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Finally, let me note that many of our comments today, including statements regarding our outlook for revenue and costs, forecasts of capacity, traffic, load factor, fuel costs, fleet plans and statements regarding our plans and expectations, will constitute forward-looking statements. These matters are subject to a number of factors that could cause actual results to differ from our expectations. These factors include changes in economic, business and financial conditions, high fuel prices and other factors referred to in our SEC filings, including our 2010 annual report on Form 10-K and our most recent 10-Q.And with that, I'll turn the call over to Gerard. Gerard Arpey Thank you, Chris. Good afternoon, everyone, and thank you for joining us on our call. Before we review our results for the quarter and the steps we have taken to improve our performance, I'd like to start by providing a brief overview of how I see the landscape at American Airlines, where we are now, actions we're taking to address near-term challenge and how we are positioning the company for the future. As all of you know, the past decade has been enormously challenging for the industry and for American. During that time, we chose a different path than others, and our actions demonstrate that we have been fully commitment to that path. It's no secret, however, that the court restructuring process used by our competitors to restructure their labor contracts and thus lower their operating costs has intensified our competitive challenge. To confront this fact, over the past couple of years, we have been moving forward to take the necessary steps to create a successful enterprise that will be competitive and profitable for the long term. Our powerful assets, which include one of the most recognized brands in any industry, our unmatched advantage program, our global network and alliances, our innovative approaches and the loyalty of our customers remained real competitive advantages. Furthermore, another powerful factor which pulls all of this together is our people, the finest in the industry. Capitalizing on these strengths, American can and will become a profitable company again.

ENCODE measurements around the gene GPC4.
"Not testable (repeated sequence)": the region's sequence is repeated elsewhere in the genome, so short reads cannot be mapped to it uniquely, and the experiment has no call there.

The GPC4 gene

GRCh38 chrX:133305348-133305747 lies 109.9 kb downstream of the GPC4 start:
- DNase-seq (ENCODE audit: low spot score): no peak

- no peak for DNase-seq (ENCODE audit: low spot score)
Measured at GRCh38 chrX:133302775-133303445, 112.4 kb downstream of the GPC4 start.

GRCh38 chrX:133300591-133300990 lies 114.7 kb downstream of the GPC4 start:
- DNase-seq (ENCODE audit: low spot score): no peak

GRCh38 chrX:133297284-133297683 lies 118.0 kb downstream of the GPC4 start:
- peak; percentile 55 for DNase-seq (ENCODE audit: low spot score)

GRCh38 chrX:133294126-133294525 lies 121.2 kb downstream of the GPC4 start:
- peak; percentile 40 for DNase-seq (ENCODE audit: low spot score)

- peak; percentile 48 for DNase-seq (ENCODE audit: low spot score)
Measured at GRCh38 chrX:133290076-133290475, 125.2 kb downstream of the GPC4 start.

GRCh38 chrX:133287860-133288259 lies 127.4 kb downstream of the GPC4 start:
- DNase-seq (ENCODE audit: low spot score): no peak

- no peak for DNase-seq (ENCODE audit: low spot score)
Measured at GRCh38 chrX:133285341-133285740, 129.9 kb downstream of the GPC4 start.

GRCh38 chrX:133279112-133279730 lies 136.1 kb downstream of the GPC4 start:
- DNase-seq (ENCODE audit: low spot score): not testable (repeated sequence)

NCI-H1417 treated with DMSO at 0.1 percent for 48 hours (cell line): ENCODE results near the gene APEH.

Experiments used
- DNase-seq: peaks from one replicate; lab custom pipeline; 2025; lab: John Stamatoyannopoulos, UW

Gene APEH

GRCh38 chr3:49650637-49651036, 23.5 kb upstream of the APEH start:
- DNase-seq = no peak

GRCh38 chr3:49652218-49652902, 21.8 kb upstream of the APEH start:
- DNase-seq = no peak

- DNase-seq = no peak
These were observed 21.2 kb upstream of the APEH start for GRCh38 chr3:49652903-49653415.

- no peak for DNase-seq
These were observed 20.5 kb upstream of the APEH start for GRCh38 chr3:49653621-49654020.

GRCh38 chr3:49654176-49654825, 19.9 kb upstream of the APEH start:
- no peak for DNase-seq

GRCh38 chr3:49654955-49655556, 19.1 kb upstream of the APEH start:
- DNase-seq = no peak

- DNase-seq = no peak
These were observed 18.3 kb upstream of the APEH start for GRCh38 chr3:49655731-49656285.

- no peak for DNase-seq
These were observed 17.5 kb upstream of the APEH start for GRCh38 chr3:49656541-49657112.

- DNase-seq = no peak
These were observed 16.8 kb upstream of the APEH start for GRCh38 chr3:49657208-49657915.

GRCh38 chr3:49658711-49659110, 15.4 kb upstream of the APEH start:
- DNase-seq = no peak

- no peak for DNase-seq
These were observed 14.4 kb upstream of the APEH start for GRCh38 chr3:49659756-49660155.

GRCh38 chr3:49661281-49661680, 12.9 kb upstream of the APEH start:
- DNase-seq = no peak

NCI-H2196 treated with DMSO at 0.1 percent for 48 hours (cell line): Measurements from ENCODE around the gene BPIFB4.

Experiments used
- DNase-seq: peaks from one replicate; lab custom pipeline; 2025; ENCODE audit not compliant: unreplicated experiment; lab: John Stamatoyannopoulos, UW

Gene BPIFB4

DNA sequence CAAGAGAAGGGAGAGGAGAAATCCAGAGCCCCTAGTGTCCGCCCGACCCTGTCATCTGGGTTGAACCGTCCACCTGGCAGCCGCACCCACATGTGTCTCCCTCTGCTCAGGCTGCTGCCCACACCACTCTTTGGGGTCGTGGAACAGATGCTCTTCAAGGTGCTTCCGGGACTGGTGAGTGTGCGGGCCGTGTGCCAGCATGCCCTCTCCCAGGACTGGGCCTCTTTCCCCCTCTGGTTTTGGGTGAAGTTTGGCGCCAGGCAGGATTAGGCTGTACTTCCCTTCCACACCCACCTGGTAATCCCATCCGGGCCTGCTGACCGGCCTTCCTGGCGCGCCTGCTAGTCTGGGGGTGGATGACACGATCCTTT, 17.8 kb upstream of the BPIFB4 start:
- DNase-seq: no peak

Over the past couple of years, despite the challenges faced by the industry and the overall economic landscape, we have put in place building blocks, which when taken together, create a strong foundation for long-term success. Specifically, we have restructured our network to serve the most important business markets, and we will continue to enhance and maximize its revenue-generation potential. We implemented joint business agreements across both the Atlantic and the Pacific with premier partners, and we will continue to fortify our oneworld alliance by building comprehensive partnerships with the best international carriers in the most important regions of the world.We are innovating and continually enhancing our customer experience across the board, from improving dependability to new technology to improved cabin environment and onboard services, in particular, for our premium customers. The Boeing and Airbus deals that we struck in July accelerated the fleet renewal efforts that were already underway here at American, with 737-800s replacing MD-80s, 777-300s entering the fleet starting next year and up to 100 787s just a bit further down the road. With a firm order of 460 narrowbody split 50-50 between current and next-generation technology aircraft, we will soon have a new and far more efficient narrowbody fleet which offers tangible customer, financial and operational benefits the day we begin taking delivery. We will significantly lower our fuel and maintenance costs and provide a different level of customer experience. Read the rest of this transcript for free on seekingalpha.com